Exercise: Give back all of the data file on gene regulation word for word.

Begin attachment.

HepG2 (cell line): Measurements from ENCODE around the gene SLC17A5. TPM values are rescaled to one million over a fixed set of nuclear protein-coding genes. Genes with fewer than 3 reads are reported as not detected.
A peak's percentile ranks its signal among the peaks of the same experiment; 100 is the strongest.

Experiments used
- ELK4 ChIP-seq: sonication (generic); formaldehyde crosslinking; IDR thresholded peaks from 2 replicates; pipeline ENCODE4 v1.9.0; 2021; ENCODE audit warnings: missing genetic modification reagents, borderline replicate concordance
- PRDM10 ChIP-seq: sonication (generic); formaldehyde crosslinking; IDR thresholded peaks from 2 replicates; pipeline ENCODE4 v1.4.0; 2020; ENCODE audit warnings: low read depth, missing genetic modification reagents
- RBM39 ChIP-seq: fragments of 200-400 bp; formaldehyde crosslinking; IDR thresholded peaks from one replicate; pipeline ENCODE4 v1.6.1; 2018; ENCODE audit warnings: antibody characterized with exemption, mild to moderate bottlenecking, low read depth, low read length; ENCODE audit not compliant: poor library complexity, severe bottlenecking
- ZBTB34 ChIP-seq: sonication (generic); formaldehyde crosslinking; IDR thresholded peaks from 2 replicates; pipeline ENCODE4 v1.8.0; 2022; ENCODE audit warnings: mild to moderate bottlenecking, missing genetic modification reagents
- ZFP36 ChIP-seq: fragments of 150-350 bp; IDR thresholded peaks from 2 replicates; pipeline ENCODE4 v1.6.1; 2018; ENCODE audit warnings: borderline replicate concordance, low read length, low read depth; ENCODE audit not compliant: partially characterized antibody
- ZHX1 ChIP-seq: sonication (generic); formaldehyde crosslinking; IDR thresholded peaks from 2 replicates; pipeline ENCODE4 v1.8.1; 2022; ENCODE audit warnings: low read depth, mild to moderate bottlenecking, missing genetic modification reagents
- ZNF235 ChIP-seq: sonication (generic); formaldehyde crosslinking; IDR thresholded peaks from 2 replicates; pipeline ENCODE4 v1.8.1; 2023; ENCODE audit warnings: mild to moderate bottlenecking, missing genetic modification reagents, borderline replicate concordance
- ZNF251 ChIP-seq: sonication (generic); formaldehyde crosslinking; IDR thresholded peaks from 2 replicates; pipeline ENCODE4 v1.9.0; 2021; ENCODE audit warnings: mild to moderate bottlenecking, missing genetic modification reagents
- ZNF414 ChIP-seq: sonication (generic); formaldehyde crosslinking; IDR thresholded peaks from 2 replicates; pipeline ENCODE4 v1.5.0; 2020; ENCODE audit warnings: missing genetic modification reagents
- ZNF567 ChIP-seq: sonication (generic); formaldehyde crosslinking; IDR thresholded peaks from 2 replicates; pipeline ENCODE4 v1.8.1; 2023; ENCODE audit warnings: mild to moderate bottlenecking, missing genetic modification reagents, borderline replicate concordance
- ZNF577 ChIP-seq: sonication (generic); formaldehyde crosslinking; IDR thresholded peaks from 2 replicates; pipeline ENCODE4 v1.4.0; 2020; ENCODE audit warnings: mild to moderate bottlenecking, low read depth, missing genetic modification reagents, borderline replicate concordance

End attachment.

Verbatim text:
HepG2 (cell line): Measurements from ENCODE around the gene SLC17A5. TPM values are rescaled to one million over a fixed set of nuclear protein-coding genes. Genes with fewer than 3 reads are reported as not detected.
A peak's percentile ranks its signal among the peaks of the same experiment; 100 is the strongest.

Experiments used
- ELK4 ChIP-seq: sonication (generic); formaldehyde crosslinking; IDR thresholded peaks from 2 replicates; pipeline ENCODE4 v1.9.0; 2021; ENCODE audit warnings: missing genetic modification reagents, borderline replicate concordance
- PRDM10 ChIP-seq: sonication (generic); formaldehyde crosslinking; IDR thresholded peaks from 2 replicates; pipeline ENCODE4 v1.4.0; 2020; ENCODE audit warnings: low read depth, missing genetic modification reagents
- RBM39 ChIP-seq: fragments of 200-400 bp; formaldehyde crosslinking; IDR thresholded peaks from one replicate; pipeline ENCODE4 v1.6.1; 2018; ENCODE audit warnings: antibody characterized with exemption, mild to moderate bottlenecking, low read depth, low read length; ENCODE audit not compliant: poor library complexity, severe bottlenecking
- ZBTB34 ChIP-seq: sonication (generic); formaldehyde crosslinking; IDR thresholded peaks from 2 replicates; pipeline ENCODE4 v1.8.0; 2022; ENCODE audit warnings: mild to moderate bottlenecking, missing genetic modification reagents
- ZFP36 ChIP-seq: fragments of 150-350 bp; IDR thresholded peaks from 2 replicates; pipeline ENCODE4 v1.6.1; 2018; ENCODE audit warnings: borderline replicate concordance, low read length, low read depth; ENCODE audit not compliant: partially characterized antibody
- ZHX1 ChIP-seq: sonication (generic); formaldehyde crosslinking; IDR thresholded peaks from 2 replicates; pipeline ENCODE4 v1.8.1; 2022; ENCODE audit warnings: low read depth, mild to moderate bottlenecking, missing genetic modification reagents
- ZNF235 ChIP-seq: sonication (generic); formaldehyde crosslinking; IDR thresholded peaks from 2 replicates; pipeline ENCODE4 v1.8.1; 2023; ENCODE audit warnings: mild to moderate bottlenecking, missing genetic modification reagents, borderline replicate concordance
- ZNF251 ChIP-seq: sonication (generic); formaldehyde crosslinking; IDR thresholded peaks from 2 replicates; pipeline ENCODE4 v1.9.0; 2021; ENCODE audit warnings: mild to moderate bottlenecking, missing genetic modification reagents
- ZNF414 ChIP-seq: sonication (generic); formaldehyde crosslinking; IDR thresholded peaks from 2 replicates; pipeline ENCODE4 v1.5.0; 2020; ENCODE audit warnings: missing genetic modification reagents
- ZNF567 ChIP-seq: sonication (generic); formaldehyde crosslinking; IDR thresholded peaks from 2 replicates; pipeline ENCODE4 v1.8.1; 2023; ENCODE audit warnings: mild to moderate bottlenecking, missing genetic modification reagents, borderline replicate concordance
- ZNF577 ChIP-seq: sonication (generic); formaldehyde crosslinking; IDR thresholded peaks from 2 replicates; pipeline ENCODE4 v1.4.0; 2020; ENCODE audit warnings: mild to moderate bottlenecking, low read depth, missing genetic modification reagents, borderline replicate concordance